Doug Wilson

Protests over proposed immigration reforms raged across the country last week, bringing to light the elephant that has been in the room for some time now: illegal immigration.

What to do?

For starters, we must move beyond the vitriol. Pointed words and political posturing won’t get us anywhere.

Next, we must acknowledge that while border security and law enforcement are indispensable aspects of immigration reform, it is assimilation—that is, uniting all Americans (new immigrants and old) around shared values, customs and a common language—that holds the key to a safe and prosperous American future.

Assimilation was once standard procedure in America. As immigrants streamed across the Atlantic from Europe, they willingly forsook their old allegiances and took on a new national identity. That’s not the case today. Have immigrants changed? Nope—they’re still, on the whole, earnest, hardworking people who, having voted with their feet, like America very much. Has America changed? You bet.

As I write in my book Getting America Right, America has fallen prey to the forces of a multi-cultural agenda that has rejected what was once our national motto (E pluribus unum—out of many, one) and worked tirelessly to erode our prized national unity. What used to be seen as a melting pot, producing distinctive Americans from a hodgepodge of nationalities, has cooled to a salad bowl whose contents retain their original shapes and flavors.

As a result, new immigrants are not expected to learn our history, master our common language or even demonstrate loyalty and commitment to America. This practice devalues, if not trivializes, citizenship. And as the value drops, citizenship, once a prized invitation to join the American family as an equal member, becomes just another commodity.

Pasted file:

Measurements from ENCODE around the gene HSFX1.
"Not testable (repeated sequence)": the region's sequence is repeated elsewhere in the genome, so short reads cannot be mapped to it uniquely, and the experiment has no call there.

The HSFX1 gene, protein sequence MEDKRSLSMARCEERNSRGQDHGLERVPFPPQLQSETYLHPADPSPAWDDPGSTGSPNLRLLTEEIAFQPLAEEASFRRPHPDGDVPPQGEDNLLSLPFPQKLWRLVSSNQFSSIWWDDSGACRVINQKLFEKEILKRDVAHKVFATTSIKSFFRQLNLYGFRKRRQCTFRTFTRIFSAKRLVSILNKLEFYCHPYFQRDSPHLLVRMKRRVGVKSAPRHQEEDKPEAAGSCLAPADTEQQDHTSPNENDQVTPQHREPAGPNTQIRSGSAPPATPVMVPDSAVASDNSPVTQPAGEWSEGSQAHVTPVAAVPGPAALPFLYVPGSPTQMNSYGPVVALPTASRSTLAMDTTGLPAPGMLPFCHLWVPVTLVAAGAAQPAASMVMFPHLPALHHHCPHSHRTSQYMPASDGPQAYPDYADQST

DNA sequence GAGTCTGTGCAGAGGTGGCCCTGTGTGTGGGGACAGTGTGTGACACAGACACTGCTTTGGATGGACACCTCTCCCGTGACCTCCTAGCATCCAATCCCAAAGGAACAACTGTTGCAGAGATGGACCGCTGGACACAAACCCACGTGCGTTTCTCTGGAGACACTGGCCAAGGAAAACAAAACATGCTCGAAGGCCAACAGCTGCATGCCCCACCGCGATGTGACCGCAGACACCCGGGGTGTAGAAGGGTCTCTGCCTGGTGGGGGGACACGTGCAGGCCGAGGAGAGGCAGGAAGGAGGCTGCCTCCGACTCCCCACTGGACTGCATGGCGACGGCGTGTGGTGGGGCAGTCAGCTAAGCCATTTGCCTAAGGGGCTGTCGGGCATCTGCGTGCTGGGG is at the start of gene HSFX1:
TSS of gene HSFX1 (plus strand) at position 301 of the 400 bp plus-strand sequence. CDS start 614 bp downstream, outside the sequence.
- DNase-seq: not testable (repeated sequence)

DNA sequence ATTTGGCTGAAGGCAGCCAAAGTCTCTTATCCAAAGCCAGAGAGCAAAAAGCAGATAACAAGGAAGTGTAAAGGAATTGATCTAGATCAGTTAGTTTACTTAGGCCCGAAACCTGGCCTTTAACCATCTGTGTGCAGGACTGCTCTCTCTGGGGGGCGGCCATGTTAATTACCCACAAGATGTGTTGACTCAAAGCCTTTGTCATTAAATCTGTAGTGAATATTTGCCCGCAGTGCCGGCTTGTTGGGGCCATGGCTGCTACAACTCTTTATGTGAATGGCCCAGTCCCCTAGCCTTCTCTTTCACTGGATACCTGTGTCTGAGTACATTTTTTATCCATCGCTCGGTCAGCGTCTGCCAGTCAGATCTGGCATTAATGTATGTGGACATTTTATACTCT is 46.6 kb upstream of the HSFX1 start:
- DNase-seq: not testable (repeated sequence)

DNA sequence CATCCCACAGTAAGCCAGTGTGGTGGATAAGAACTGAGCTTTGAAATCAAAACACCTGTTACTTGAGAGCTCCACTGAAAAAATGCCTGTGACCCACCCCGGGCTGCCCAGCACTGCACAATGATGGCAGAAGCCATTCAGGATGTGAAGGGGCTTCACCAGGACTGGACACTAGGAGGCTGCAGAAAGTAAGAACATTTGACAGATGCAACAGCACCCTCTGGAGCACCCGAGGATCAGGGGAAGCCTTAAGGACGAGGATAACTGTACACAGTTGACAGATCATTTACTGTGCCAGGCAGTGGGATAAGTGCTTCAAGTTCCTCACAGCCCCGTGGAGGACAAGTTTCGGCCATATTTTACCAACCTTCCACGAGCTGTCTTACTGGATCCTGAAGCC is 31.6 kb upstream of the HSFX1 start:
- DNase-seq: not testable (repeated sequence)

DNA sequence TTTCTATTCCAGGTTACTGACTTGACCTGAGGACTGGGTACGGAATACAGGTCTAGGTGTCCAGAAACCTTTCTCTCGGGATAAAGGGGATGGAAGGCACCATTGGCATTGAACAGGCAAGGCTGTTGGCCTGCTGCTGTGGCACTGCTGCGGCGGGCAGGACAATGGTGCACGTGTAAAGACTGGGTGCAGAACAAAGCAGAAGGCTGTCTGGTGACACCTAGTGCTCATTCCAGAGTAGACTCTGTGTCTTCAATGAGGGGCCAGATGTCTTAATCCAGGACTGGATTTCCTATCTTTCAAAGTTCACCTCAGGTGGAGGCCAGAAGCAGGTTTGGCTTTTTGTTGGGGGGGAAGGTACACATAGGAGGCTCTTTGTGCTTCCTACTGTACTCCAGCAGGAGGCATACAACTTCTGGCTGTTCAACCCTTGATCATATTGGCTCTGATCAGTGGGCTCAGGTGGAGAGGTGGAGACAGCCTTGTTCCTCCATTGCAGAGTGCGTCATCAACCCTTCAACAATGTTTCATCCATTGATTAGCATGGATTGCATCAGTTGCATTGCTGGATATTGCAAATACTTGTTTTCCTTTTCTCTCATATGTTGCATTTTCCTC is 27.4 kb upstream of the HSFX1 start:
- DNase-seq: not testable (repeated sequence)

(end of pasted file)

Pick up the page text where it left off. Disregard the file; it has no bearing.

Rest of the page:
Ronald Reagan once warned, “Freedom is never more than one generation away from extinction.” If we are to preserve our freedom and prosperity for our posterity, we must confront the forces of multiculturalism that seek to tear us apart. Let’s consider two of these forces in turn.

Rubberstamp Citizenship

In the past, new citizens of this great country had to have passed a rigorous testing process administered by an examiner of the Immigration and Naturalization Service (INS) that evaluated their moral character, command of the English language and understanding of American history, culture and political heritage.


Doug Wilson

Doug Wilson is the the co-author, with Edwin Feulner, of Getting America Right: The True Conservative Values Our Nation Needs Today.

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